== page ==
Max Nisen is a Bloomberg Gadfly columnist covering biotech, pharma and health care. He previously wrote about management and corporate strategy for Quartz and Business Insider.

Centene is zigging into Obamacare's weak spots as others are zagging away from the law.  

On Tuesday, just days after Anthem Inc. announced it will largely exit the Affordable Care Act's individual insurance exchanges in Virginia, Centene Corp. announced it will sell insurance in a set of 14 "bare" counties in Nevada -- areas where insurers had pulled back and weren't planning to offer Obamacare plans next year. And the insurer isn't just stepping in there: Centene has pledged to offer coverage in other states as well. In fact, owing in part to its willingness to play rescuer, only two counties nationwide are now set to lack an ACA insurance option in 2018.

If Centene, among the largest Obamacare insurers, is able to continue its streak of success, it could profit immensely from its boldness. If it doesn't and the Trump administration or Congress fail to support this market, the company could have a memorably disastrous 2018.

Rocky Road
Centene's shares have managed to grow under the Trump administration in spite of uncertainty surrounding the ACA
Source: Bloomberg

The exchanges have proven to be uniquely volatile. People enter and leave these markets frequently and the individual mandate hasn't been as effective at boosting healthy enrollment as the law's architects hoped, making costs difficult to predict and increasing the potential for big and unexpected losses. Last quarter, Centene credited better-than-expected performance in the exchanges for a big profit boost. But its competitor Molina Healthcare Inc. -- often touted as an ACA success story -- announced it was exiting certain markets due to large losses.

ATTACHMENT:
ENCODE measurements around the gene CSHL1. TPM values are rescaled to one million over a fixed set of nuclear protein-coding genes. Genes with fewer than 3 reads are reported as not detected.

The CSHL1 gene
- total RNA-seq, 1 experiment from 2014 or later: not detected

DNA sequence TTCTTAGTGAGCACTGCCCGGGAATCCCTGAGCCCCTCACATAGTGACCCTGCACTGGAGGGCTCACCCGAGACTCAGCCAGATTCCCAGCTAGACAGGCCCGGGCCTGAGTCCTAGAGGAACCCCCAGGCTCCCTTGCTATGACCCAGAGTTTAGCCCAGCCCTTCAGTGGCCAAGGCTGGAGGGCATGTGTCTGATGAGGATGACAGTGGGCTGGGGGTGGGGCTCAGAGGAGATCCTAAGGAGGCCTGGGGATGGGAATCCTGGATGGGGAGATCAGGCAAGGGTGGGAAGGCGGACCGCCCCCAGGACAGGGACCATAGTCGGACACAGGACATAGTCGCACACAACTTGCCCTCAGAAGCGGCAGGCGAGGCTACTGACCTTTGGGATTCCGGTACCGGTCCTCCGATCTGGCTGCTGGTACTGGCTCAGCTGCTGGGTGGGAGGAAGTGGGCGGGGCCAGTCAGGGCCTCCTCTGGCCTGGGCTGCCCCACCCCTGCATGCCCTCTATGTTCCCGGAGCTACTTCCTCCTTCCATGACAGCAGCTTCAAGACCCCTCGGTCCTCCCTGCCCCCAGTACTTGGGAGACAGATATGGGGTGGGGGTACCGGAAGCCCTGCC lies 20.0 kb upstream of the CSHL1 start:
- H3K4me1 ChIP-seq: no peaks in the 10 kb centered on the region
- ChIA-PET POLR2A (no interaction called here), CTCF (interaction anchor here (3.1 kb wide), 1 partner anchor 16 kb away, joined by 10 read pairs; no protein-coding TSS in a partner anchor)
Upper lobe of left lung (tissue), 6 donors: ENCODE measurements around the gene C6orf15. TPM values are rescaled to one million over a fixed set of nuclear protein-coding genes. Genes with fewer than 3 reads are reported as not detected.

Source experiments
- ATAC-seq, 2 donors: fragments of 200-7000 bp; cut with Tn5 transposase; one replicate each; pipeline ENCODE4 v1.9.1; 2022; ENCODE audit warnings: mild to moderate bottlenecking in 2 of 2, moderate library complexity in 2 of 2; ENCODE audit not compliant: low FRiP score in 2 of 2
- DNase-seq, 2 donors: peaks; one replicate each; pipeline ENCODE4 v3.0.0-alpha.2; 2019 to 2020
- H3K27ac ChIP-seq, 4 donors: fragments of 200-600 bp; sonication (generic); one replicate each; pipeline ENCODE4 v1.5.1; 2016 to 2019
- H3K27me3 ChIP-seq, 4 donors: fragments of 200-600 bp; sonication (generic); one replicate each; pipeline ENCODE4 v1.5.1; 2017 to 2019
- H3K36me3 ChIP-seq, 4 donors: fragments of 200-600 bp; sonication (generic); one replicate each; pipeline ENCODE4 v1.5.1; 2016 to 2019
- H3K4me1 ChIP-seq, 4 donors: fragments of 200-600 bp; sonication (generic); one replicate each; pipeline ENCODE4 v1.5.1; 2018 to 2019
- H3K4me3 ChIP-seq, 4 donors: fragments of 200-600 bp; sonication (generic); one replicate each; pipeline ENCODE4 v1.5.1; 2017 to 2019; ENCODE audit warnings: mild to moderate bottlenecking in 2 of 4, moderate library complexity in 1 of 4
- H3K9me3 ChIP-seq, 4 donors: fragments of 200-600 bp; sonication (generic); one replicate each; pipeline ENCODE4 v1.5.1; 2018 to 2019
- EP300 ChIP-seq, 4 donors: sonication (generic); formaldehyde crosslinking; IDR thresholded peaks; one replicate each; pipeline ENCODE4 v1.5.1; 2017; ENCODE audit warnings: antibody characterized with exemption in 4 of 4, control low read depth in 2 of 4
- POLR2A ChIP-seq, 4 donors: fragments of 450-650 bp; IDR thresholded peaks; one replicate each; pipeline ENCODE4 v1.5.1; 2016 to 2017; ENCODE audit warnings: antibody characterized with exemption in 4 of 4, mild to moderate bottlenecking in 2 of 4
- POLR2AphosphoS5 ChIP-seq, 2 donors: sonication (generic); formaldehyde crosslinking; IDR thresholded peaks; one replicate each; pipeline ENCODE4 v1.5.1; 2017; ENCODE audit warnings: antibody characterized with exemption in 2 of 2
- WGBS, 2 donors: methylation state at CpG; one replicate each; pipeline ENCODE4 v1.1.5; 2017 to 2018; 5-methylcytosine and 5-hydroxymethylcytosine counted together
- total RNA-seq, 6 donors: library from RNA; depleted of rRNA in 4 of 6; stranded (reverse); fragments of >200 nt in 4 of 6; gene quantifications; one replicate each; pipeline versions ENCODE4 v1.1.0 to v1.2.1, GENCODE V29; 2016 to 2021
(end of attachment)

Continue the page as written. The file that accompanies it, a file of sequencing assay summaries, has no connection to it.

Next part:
As Centene rode the ACA to a record profit figure, Molina blamed it for millions in losses
Source: Bloomberg

Entering bare counties is a particularly risky proposition. If the population is sicker than expected or enrollment is weak, Centene will face the full brunt of any resulting losses. And it's a particularly dangerous time to be expanding. Efforts to repeal the ACA may have failed, but the president has threatened to stop paying cost-sharing reduction subsidies that Centene and other insurers depend on. In their absence, Centene could lose millions and be forced right back out of certain markets. 

Fortunately for Centene, such a move is unlikely -- particularly after the Congressional Budget Office released a report Tuesday on the impact of ending CSR subsidies. The report suggests that ending subsidies would mean 5 percent of Americans wouldn't have ACA insurance options in 2018, causing individual insurance premiums to jump 20 percent in 2018, and pushing up the federal deficit by $194 billion over 10 years. Not an easy sell in a midterm election year. 

Tough Sell
According to the CBO, ending CSR subsidies will boost premiums, eroding any savings from cutting the payments by putting the government on the hook for bigger tax credits
Source: Bloomberg

The fact that Centene has tended to succeed in the exchanges as others have struggled suggests it really may be better at this. While entering areas with little or no competition means greater exposure to potential losses, it also means unlimited pricing power, 100 percent market share, and the potential for serious profit. The company is earning the gratitude of state regulators -- which may come in handy -- and is pre-empting the possibility that states will require exchange participation for insurers that want to bid on Medicaid or Medicare contracts. The relative size of these bare counties -- there are only around 8,000 enrollees in the counties Centene is filling in Nevada -- should limit the company's downside.

Though Centene is expanding its presence in the ACA's individual market, it's still mostly a Medicaid company
Source: Bloomberg

Things could go badly for Centene. But in a constitutionally risk-averse industry with competitors that dwarf the insurer in enrollment and financial strength, this is the kind of move required to stand out. 

This column does not necessarily reflect the opinion of Bloomberg LP and its owners.

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Max Nisen in New York at

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